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#1Matt Offord (Durham University)H-Index: 1
#2Roger Gill (Durham University)H-Index: 5
Last.Jeremy R. Kendal (Durham University)H-Index: 20
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Institutions such as the military aim to respond efficiently to complex logistical challenges using a strictly hierarchical structure, where leaders are assigned a rank by senior colleagues and team members are trained to obey leader commands. Anthropologists have observed that leadership status outside of these top-down hierarchical institutions is often affected by the attribution of prestige by non-leaders. Here we show that even in the strictly hierarchical institutional context of the Royal...
#1Debapriya MondalH-Index: 15
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In the UK, consumption of rice and rice-based products is on the rise but, notwithstanding public expressed concerns about such products as an exposure route for arsenic (e.g. BBC News report, 2017“Should I worry about arsenic in my rice?”) there are few, if any published data on public perceptions of risks associated with exposure to arsenic in rice. We therefore aimed to determine the risk perception of arsenic exposure from rice intake and factors that are associated with arsenic knowledge an...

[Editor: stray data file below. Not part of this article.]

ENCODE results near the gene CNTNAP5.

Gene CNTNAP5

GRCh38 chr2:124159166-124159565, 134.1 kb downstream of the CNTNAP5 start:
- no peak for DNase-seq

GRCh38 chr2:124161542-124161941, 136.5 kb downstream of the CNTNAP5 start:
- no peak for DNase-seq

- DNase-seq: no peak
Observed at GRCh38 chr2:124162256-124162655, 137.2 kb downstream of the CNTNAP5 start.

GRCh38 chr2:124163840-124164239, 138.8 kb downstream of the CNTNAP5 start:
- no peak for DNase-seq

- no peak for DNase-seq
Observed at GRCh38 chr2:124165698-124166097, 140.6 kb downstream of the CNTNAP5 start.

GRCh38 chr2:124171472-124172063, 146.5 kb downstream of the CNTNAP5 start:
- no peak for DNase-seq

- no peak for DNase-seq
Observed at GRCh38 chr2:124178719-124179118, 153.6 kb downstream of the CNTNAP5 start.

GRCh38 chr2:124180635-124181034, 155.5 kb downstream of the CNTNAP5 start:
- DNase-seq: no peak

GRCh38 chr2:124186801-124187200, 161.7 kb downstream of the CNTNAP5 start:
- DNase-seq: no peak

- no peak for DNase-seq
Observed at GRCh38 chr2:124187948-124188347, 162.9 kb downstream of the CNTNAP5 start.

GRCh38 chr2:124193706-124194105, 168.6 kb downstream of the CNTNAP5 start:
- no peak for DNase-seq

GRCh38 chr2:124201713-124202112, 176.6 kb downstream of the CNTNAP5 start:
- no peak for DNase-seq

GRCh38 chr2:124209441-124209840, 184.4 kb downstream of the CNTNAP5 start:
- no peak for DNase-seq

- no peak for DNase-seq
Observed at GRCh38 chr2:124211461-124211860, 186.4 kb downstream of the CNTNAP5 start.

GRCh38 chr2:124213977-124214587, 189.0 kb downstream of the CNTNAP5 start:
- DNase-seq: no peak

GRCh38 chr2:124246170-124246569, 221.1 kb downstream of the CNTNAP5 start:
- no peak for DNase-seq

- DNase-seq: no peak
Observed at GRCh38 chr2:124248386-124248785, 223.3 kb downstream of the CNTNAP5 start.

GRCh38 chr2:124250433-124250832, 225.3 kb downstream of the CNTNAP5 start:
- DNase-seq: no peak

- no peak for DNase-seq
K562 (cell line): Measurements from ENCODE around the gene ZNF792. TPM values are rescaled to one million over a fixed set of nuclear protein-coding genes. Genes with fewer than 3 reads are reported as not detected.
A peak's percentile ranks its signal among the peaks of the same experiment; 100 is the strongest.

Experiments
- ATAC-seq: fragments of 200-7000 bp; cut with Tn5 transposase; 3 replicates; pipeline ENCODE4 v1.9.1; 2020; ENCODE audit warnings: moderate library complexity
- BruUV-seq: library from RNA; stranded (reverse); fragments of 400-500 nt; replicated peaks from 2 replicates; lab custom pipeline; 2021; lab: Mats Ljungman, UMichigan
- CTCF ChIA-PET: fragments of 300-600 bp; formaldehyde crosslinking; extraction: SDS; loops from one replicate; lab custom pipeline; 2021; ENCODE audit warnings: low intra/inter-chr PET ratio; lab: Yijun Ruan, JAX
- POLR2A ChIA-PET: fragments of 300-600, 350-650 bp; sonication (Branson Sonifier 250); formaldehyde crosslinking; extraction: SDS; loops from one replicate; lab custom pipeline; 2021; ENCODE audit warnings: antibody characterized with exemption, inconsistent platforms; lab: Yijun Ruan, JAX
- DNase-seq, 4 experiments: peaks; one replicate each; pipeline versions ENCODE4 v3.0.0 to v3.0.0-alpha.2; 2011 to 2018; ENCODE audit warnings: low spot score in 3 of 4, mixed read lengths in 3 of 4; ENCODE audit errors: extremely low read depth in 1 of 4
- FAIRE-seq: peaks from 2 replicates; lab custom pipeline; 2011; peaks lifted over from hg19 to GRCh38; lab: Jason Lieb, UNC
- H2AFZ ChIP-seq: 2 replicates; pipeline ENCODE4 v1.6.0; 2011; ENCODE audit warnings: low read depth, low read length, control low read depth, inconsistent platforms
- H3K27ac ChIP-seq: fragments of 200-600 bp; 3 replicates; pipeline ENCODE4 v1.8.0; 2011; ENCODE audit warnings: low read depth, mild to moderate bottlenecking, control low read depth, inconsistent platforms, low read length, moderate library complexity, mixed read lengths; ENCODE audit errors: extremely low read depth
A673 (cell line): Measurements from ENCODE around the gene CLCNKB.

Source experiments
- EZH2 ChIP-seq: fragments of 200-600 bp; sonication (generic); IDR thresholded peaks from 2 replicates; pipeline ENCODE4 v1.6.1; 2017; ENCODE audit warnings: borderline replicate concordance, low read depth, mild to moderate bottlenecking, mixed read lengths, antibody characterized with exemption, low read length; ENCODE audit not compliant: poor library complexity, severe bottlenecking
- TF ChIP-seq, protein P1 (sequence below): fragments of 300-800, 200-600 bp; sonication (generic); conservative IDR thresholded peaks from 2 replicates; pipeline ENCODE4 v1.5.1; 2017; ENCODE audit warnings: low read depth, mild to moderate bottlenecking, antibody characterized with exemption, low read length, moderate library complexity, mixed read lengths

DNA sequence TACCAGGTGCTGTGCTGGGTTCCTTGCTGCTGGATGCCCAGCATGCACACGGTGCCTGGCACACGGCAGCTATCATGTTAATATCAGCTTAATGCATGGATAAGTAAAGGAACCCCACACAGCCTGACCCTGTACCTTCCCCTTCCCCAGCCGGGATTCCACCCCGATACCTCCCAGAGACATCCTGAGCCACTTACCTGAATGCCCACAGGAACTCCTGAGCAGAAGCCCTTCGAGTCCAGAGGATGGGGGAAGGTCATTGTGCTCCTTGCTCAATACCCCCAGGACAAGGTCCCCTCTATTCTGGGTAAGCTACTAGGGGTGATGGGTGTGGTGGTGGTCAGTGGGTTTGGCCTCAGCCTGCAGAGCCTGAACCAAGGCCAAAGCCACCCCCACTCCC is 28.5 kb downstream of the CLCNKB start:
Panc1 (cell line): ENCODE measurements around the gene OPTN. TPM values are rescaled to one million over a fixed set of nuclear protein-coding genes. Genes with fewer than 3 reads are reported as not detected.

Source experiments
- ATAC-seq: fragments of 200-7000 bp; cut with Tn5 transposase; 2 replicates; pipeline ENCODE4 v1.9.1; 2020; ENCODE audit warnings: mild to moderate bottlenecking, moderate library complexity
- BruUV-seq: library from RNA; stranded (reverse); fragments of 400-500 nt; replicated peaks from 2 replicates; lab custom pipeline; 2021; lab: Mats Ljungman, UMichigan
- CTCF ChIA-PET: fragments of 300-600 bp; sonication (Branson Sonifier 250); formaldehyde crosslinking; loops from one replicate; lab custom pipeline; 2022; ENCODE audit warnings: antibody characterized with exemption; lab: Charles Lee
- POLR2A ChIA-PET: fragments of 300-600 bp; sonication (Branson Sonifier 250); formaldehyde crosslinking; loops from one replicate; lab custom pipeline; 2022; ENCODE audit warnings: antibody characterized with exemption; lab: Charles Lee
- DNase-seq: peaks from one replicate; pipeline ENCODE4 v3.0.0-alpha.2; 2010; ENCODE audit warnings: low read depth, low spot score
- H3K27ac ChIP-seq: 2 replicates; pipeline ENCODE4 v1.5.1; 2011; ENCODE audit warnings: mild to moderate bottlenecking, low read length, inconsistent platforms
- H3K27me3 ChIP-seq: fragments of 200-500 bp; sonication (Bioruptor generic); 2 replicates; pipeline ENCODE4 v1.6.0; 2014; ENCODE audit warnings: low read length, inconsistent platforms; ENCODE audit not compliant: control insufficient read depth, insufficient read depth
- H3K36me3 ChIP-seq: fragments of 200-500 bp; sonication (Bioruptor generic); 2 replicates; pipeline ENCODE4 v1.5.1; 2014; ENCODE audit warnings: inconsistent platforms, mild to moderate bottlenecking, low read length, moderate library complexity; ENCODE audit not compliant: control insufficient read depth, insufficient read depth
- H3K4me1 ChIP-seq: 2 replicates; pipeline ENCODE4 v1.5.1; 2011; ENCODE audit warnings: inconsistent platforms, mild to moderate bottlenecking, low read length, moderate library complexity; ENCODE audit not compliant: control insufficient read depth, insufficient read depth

#1Lorraine Whitmarsh (Cardiff University)H-Index: 32
#2Dimitrios Xenias (Cardiff University)H-Index: 9
Last.Christopher R. Jones (University of Surrey)H-Index: 1
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Carbon Capture and Storage (CCS) involves trapping carbon dioxide (CO2) from power generation and heavy industrial processes and directing it into long-term geological storage (e.g., in depleted oil fields or saline aquifers). In doing so, CCS could facilitate global carbon abatement efforts. Yet, it remains controversial with high-profile public opposition to particular CCS developments. For instrumental, normative and substantive reasons, it is increasingly recognised that public acceptance of...
#1Gholamreza Askari (Semnan University)H-Index: 1